There’s a scientific reason for why you don’t like making eye contact with people

As we prep for job interviews, there’s one piece of advice that nearly every person, self-help book, and website can agree on — the importance of making eye contact. Plenty of people find this a major challenge (*raises my hand*) and if you fall into this group, it’s not because you have poor social skills — there’s actually a scientific reason for why we don’t like making eye contact with people.

According to a study published in Cognition, sustained eye contact makes it harder to think clearly — and this is especially applicable in stressful situations like, say, a job interview or a political debate.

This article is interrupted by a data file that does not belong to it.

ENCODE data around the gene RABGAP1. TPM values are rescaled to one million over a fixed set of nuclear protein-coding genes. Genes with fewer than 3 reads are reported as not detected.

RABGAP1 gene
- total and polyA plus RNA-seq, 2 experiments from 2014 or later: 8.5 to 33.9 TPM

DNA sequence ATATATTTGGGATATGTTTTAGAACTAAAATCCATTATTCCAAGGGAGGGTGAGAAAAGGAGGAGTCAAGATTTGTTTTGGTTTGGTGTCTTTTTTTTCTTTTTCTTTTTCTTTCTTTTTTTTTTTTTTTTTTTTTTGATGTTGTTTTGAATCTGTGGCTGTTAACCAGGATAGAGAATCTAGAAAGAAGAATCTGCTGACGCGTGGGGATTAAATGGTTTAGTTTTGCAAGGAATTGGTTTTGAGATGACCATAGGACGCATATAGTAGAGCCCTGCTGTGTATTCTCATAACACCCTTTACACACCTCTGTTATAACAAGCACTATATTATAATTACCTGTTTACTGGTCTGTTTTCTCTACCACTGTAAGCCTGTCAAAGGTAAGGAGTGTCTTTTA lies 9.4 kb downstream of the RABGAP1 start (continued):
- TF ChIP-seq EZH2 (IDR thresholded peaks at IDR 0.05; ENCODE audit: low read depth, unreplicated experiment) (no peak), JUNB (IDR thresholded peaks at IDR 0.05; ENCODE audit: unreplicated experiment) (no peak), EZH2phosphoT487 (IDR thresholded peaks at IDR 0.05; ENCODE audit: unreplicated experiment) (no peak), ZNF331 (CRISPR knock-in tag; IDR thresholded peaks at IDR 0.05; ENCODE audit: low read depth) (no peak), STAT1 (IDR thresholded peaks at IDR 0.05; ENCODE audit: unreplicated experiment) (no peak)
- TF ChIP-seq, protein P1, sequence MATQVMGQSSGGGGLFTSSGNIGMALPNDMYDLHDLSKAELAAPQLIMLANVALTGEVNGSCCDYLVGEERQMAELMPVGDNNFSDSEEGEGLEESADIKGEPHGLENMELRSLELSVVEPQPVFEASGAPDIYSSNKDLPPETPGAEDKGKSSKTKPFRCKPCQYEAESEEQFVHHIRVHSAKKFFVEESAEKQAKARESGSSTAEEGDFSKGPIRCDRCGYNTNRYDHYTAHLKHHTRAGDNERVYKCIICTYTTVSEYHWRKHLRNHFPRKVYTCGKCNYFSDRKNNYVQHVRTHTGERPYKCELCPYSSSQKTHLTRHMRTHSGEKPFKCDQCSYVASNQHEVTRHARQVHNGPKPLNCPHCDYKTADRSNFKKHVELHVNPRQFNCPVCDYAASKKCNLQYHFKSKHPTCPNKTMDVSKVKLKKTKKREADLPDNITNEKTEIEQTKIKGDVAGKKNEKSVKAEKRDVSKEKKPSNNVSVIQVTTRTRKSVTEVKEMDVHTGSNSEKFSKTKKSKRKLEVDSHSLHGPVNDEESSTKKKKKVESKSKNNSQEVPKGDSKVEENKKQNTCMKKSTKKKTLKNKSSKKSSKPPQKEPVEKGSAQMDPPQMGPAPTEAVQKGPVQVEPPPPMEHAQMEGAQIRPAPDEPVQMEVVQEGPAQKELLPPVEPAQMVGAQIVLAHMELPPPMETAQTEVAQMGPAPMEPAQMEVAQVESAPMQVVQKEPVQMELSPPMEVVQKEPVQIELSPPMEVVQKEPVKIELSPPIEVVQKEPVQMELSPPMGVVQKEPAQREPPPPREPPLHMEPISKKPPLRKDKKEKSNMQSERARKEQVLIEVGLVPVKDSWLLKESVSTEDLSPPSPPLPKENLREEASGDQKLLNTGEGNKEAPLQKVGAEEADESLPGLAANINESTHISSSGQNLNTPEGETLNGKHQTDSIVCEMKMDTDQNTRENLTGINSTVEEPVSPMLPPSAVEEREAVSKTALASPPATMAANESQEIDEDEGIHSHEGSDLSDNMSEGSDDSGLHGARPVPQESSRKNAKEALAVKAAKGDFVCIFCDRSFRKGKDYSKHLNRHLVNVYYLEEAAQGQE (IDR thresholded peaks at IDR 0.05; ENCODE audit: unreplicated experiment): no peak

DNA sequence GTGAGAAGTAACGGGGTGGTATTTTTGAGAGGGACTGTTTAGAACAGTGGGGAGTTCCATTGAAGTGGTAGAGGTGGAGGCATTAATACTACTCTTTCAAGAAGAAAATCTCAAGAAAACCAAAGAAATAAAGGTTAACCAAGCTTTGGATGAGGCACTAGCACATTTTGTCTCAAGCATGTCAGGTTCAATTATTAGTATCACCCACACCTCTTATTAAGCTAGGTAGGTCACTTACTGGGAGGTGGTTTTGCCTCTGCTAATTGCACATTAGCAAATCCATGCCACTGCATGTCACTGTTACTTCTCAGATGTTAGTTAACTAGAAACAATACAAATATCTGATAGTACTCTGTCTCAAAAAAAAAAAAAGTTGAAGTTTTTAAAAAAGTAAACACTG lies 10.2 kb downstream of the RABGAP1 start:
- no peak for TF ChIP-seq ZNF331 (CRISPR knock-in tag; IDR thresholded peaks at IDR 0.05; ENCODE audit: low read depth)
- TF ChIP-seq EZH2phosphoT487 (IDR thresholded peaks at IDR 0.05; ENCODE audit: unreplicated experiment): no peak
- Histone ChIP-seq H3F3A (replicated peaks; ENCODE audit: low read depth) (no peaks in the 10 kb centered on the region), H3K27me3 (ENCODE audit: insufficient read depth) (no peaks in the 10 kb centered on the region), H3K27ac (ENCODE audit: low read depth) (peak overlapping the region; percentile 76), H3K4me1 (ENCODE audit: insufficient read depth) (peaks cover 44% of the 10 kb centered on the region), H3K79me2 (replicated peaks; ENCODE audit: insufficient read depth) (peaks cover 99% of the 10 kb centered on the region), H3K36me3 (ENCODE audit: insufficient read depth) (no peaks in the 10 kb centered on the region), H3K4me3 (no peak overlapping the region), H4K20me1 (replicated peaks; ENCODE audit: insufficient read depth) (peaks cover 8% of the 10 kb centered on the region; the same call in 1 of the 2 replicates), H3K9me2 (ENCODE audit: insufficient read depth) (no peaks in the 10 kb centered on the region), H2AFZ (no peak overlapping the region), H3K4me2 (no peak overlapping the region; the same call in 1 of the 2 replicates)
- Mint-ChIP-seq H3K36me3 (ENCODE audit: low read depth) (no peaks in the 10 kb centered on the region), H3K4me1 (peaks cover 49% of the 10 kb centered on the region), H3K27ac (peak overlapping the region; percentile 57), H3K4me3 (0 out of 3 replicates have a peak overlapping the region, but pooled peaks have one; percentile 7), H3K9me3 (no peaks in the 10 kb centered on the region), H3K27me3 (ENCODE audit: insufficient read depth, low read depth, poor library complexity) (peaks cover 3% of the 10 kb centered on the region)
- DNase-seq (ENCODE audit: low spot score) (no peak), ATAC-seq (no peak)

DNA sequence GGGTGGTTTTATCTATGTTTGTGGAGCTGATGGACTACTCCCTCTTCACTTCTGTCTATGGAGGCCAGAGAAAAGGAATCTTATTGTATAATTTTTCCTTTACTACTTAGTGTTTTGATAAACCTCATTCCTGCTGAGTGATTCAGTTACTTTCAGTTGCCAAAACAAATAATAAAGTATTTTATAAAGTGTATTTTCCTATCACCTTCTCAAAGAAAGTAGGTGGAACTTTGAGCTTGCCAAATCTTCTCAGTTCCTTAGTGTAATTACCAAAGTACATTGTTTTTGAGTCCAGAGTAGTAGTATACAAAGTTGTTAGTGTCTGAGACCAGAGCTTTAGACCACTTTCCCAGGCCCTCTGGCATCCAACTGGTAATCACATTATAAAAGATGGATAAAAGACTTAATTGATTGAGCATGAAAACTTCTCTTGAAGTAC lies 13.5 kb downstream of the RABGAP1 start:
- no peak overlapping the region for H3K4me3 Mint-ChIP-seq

A study conducted by researchers at the University of Kyoto placed 26 people in front of computer screens to complete a world puzzle while looking at a photo of a person’s face on the screen.

When the puzzles were easy, the presence of the face didn't pose much of a problem. However, the participants began to struggle when the puzzles were more difficult. This leads researchers to believe that we use the same parts of our brain to formulate words and look someone in the eyes — so it makes perfect sense that we struggle to do both things at once.

So, looking away actually serves a purpose during stressful conversations — it allows us to think more clearly and make stronger, more intelligent points. And let’s be honest — that’s way more important than staring someone straight in the face as we fumble for the right words.